It may not earn brownie points on the nutritional barometer but that does not dent the fascinating aspect of Andhra Fried Chicken – a dish with two distinctively delicious recipes.
Let’s accept the unfortunate truth: fried chicken will never be healthy. Whatever little virtues that make chicken a healthy meat is happily squandered away by the very act of batter dipping and then frying. For those not in the know, some of the reasons that made chicken a more suitable meat to have is that it is lean and a rich source of protein and amino acids that help build muscle and improve bone density. And then there is tryptophan, a format of amino acid that is linked to releasing higher levels of serotonin or the “feel good” hormone in our brains; not the yahoo kind, but the satiated one. “Add to the list,” says Chef Praveen Shetty (Director of Culinary, Conrad Bengaluru), “desi varieties of chicken such as Kali Masi, Aseel, Swarnadhara and Giriraja, among others, and the perks stack up: a desi chicken packs one-third less cholesterol, a quarter less saturated fat, two-thirds more vitamins, twice as much omega-3 fatty acids, thrice as much Vitamin E, four to six times more vitamin D and seven times as much beta carotene.”
While that explains how chicken in the mid-quarter of medieval history became such a popular food, it also started this global fascination for fried chicken including the Indian versions that ranged from the Parsi Chicken Farcha, Behrampur Chicken Pakoda, Chennai’s Chicken 65 ( Kozhi Varuval) and Karnataka Chicken Kebab to the Kerala Chicken Roast, Manipuri Yen Ataoba and the iconic Andhra Fried Chicken. According to reputed experimental psychologist Charles Spence, the cause behind fried chicken’s addictiveness is that crunch sound. In a 2015 paper published in Flavour, Spence explains “the forgotten flavour sense”, as that crunch one hears while biting into a piece of fried chicken leads to a multisensory perception of flavour. It is the sound that plays a crucial role in determining how much we like the experience and how well it is etched into our memory, but also the fact that the food is fresh.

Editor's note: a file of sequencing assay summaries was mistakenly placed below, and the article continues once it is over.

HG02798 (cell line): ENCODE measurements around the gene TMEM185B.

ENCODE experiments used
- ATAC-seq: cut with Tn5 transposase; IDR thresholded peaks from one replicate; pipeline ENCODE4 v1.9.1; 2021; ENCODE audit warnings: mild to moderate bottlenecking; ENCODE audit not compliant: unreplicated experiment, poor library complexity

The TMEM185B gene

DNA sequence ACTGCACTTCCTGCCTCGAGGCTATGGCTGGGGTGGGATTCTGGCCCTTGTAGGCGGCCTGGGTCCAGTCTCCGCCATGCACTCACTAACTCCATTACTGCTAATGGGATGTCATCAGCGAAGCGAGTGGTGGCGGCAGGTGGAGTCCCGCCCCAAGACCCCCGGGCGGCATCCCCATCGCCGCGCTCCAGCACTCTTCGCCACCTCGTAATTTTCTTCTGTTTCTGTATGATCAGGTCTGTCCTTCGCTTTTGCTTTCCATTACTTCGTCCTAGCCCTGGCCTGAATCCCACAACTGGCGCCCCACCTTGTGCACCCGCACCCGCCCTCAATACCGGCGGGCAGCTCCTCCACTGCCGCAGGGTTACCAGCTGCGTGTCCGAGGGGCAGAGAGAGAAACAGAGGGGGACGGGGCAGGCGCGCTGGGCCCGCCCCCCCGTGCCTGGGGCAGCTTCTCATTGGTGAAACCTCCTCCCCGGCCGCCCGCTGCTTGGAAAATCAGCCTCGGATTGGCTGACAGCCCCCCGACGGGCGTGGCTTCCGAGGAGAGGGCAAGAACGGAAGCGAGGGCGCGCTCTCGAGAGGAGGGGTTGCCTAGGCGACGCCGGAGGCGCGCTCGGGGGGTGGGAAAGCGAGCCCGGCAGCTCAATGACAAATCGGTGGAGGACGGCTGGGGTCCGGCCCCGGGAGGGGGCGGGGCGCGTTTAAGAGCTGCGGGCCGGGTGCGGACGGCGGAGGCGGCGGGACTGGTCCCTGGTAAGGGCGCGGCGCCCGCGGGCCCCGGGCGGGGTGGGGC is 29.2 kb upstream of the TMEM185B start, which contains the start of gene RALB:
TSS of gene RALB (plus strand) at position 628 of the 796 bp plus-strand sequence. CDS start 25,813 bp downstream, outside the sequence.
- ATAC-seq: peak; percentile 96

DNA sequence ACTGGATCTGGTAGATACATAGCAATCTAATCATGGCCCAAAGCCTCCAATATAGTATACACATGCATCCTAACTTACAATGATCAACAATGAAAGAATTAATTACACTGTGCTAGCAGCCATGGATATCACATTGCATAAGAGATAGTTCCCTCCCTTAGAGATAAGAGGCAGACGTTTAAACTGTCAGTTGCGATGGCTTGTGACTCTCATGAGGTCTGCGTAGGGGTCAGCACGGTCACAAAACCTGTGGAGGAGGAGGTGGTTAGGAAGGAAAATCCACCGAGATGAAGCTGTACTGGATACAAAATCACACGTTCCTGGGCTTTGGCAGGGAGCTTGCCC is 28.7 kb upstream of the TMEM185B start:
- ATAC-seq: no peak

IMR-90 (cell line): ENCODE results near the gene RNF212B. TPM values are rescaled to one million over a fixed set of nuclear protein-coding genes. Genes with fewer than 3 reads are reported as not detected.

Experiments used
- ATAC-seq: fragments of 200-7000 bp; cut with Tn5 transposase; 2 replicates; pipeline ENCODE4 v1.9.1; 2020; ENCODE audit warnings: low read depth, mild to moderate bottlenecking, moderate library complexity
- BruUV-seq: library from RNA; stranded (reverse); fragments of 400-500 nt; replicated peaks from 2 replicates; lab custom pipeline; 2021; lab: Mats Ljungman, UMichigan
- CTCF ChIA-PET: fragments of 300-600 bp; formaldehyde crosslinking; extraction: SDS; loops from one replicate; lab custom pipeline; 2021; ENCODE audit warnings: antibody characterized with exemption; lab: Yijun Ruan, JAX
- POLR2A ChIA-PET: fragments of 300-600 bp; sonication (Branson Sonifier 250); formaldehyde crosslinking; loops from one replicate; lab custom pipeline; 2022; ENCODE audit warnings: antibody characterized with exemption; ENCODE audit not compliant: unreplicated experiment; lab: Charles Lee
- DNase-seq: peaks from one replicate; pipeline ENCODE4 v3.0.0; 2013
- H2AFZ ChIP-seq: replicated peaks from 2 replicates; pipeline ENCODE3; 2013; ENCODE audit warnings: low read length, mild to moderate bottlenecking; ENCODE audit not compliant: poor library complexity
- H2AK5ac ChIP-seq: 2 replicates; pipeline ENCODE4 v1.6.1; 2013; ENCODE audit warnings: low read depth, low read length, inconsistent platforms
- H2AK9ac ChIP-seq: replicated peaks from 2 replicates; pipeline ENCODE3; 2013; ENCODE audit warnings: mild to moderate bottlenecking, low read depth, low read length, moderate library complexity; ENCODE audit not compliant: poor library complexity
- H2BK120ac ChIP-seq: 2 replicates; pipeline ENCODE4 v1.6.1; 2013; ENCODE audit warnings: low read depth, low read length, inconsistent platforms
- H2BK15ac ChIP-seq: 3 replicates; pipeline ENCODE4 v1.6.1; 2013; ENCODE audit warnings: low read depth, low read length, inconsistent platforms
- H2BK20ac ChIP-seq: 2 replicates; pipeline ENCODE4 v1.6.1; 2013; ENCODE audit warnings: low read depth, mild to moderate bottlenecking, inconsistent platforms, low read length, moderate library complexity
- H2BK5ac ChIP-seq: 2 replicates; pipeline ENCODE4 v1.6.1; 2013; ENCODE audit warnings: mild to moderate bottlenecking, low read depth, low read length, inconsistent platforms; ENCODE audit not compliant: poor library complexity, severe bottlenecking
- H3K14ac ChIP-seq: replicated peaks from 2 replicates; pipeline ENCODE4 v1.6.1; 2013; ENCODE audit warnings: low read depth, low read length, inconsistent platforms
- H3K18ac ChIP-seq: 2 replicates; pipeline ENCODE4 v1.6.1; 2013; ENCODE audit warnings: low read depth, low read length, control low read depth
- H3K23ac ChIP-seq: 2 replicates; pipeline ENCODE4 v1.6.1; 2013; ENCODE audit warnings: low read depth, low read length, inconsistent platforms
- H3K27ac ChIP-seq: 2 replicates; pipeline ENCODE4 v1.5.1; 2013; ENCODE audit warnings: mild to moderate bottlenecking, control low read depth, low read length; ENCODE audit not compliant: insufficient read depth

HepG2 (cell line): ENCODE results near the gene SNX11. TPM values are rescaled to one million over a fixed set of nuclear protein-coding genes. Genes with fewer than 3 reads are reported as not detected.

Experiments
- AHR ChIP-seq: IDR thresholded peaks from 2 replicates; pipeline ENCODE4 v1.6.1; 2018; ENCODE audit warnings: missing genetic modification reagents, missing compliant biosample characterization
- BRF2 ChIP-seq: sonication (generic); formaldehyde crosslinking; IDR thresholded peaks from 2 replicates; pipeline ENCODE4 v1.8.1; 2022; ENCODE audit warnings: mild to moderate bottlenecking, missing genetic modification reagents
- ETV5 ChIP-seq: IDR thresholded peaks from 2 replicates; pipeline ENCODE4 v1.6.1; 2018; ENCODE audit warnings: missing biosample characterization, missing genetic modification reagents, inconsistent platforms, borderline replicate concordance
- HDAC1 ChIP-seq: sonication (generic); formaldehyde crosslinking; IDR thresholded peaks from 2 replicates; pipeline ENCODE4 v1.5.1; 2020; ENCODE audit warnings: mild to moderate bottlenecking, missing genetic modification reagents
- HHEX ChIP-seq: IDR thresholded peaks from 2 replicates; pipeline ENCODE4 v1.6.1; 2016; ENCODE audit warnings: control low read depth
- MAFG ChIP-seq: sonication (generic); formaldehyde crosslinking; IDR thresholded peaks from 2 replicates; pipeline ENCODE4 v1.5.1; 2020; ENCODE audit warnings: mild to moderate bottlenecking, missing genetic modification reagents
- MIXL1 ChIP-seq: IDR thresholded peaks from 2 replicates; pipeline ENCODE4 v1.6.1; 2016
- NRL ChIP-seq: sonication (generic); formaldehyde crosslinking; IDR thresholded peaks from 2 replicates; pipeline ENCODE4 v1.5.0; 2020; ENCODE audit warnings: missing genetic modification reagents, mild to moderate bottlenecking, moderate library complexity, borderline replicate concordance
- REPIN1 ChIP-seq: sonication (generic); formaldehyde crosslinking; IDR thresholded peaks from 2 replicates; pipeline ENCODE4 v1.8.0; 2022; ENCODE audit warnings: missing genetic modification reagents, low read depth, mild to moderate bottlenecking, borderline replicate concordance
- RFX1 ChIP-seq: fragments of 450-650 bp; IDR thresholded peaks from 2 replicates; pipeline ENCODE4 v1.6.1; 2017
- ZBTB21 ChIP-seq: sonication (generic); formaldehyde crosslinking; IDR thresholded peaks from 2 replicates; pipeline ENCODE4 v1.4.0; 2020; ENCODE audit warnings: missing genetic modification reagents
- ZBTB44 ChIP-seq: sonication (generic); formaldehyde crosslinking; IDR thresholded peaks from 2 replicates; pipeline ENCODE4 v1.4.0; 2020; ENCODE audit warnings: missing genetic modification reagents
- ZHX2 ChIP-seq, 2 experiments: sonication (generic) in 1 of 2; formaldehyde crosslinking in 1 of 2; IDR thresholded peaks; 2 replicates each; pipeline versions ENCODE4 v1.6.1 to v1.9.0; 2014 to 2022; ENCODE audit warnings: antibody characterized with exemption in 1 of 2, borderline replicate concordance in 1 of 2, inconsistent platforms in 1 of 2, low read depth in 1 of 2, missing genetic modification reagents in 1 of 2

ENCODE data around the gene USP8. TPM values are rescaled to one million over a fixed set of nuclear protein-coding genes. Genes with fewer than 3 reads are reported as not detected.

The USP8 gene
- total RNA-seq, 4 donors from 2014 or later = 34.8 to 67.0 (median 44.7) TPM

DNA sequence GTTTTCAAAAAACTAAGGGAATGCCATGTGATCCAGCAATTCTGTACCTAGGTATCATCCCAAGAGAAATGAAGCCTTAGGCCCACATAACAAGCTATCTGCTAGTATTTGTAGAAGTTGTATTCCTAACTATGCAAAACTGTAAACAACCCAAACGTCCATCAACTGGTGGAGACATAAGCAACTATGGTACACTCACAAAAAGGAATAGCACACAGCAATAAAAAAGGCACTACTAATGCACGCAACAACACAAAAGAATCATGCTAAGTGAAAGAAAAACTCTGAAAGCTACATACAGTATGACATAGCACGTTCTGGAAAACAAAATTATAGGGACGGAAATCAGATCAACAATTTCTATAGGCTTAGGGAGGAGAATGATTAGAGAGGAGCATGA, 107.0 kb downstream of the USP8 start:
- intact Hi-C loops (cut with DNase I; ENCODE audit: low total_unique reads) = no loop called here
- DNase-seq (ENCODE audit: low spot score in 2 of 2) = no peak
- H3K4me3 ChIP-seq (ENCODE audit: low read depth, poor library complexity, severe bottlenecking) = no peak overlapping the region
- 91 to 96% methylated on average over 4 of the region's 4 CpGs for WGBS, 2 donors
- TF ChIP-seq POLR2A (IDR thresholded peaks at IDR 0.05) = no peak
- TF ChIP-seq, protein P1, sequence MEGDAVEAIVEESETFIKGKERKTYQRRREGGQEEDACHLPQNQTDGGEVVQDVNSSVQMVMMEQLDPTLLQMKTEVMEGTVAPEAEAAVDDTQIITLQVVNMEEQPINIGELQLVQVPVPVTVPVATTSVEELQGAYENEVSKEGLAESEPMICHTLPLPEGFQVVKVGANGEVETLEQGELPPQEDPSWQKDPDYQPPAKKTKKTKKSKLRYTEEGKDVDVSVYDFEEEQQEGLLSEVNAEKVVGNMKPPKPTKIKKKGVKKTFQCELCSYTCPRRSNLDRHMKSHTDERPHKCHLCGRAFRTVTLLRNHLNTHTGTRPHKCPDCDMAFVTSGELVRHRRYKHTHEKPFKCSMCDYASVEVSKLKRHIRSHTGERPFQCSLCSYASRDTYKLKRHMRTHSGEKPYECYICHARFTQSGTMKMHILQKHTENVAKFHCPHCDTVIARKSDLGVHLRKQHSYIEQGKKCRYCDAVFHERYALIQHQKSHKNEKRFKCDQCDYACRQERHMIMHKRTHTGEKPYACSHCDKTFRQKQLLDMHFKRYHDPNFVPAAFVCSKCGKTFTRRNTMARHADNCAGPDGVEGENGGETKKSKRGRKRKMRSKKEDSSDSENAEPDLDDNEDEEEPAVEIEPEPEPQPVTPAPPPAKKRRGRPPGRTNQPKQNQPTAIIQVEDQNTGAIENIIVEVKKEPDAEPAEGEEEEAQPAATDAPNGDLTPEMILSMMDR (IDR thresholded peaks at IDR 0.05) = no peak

“Same is the case with Andhra Fried chicken,” adds Chef Shetty, “where the magic is in the batter that gives the Andhra Fried Chicken its unique taste, character and popularity.” In fact, he continues, “much like fried chicken in the West, a lot has gone into the making of the batter of the Andhra Fried Chicken or Kodi Vepudu that, unlike its brethren, has two versions: the deep-fried dry version that is popular across eateries and bears a resemblance to its cousin the Behrampur Chicken Pakoda, and the old style pan-fried one that is served with dosais and rice.”
While the pan-fried one uses marination while cooking, the Vepudu version is where most experimentation has taken place, especially with the batter. For Chef Shetty, while the trick is the use of the parboiled rice powder to get that crunch, for Muthu Krishnan C Nadar (Head Chef, Thangabali), the trick comes with the use of podi powder (Chettinad podi) in the batter and then double frying before being dusted with a spice mix made with Sanam chilli for the trademark red hue.